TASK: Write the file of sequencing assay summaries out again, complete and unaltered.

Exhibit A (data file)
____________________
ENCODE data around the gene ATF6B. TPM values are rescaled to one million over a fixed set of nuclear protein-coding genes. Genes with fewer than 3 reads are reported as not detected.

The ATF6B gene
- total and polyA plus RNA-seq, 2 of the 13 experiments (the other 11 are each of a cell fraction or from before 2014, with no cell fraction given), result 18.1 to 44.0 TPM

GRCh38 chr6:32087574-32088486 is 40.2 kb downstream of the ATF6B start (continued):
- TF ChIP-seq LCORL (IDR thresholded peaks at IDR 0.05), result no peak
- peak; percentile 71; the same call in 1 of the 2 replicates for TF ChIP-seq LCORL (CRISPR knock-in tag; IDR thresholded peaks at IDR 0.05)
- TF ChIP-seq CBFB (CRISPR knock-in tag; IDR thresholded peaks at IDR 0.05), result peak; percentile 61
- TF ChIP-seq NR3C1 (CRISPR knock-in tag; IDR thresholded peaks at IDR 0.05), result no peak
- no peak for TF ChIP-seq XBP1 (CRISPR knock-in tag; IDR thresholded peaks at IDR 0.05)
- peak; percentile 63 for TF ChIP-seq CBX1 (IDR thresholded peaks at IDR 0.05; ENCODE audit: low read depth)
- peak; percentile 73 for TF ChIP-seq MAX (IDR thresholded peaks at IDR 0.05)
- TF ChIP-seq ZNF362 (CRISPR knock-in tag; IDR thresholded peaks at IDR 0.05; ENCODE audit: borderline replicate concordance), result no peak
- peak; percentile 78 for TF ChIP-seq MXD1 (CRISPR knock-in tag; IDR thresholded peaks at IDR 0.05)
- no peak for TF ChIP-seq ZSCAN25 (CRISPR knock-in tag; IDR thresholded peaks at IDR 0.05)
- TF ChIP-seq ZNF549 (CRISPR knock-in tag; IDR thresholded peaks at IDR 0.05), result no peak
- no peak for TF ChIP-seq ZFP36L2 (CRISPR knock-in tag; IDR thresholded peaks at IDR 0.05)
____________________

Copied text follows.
ENCODE data around the gene ATF6B. TPM values are rescaled to one million over a fixed set of nuclear protein-coding genes. Genes with fewer than 3 reads are reported as not detected.

The ATF6B gene
- total and polyA plus RNA-seq, 2 of the 13 experiments (the other 11 are each of a cell fraction or from before 2014, with no cell fraction given), result 18.1 to 44.0 TPM

GRCh38 chr6:32087574-32088486 is 40.2 kb downstream of the ATF6B start (continued):
- TF ChIP-seq LCORL (IDR thresholded peaks at IDR 0.05), result no peak
- peak; percentile 71; the same call in 1 of the 2 replicates for TF ChIP-seq LCORL (CRISPR knock-in tag; IDR thresholded peaks at IDR 0.05)
- TF ChIP-seq CBFB (CRISPR knock-in tag; IDR thresholded peaks at IDR 0.05), result peak; percentile 61
- TF ChIP-seq NR3C1 (CRISPR knock-in tag; IDR thresholded peaks at IDR 0.05), result no peak
- no peak for TF ChIP-seq XBP1 (CRISPR knock-in tag; IDR thresholded peaks at IDR 0.05)
- peak; percentile 63 for TF ChIP-seq CBX1 (IDR thresholded peaks at IDR 0.05; ENCODE audit: low read depth)
- peak; percentile 73 for TF ChIP-seq MAX (IDR thresholded peaks at IDR 0.05)
- TF ChIP-seq ZNF362 (CRISPR knock-in tag; IDR thresholded peaks at IDR 0.05; ENCODE audit: borderline replicate concordance), result no peak
- peak; percentile 78 for TF ChIP-seq MXD1 (CRISPR knock-in tag; IDR thresholded peaks at IDR 0.05)
- no peak for TF ChIP-seq ZSCAN25 (CRISPR knock-in tag; IDR thresholded peaks at IDR 0.05)
- TF ChIP-seq ZNF549 (CRISPR knock-in tag; IDR thresholded peaks at IDR 0.05), result no peak
- no peak for TF ChIP-seq ZFP36L2 (CRISPR knock-in tag; IDR thresholded peaks at IDR 0.05)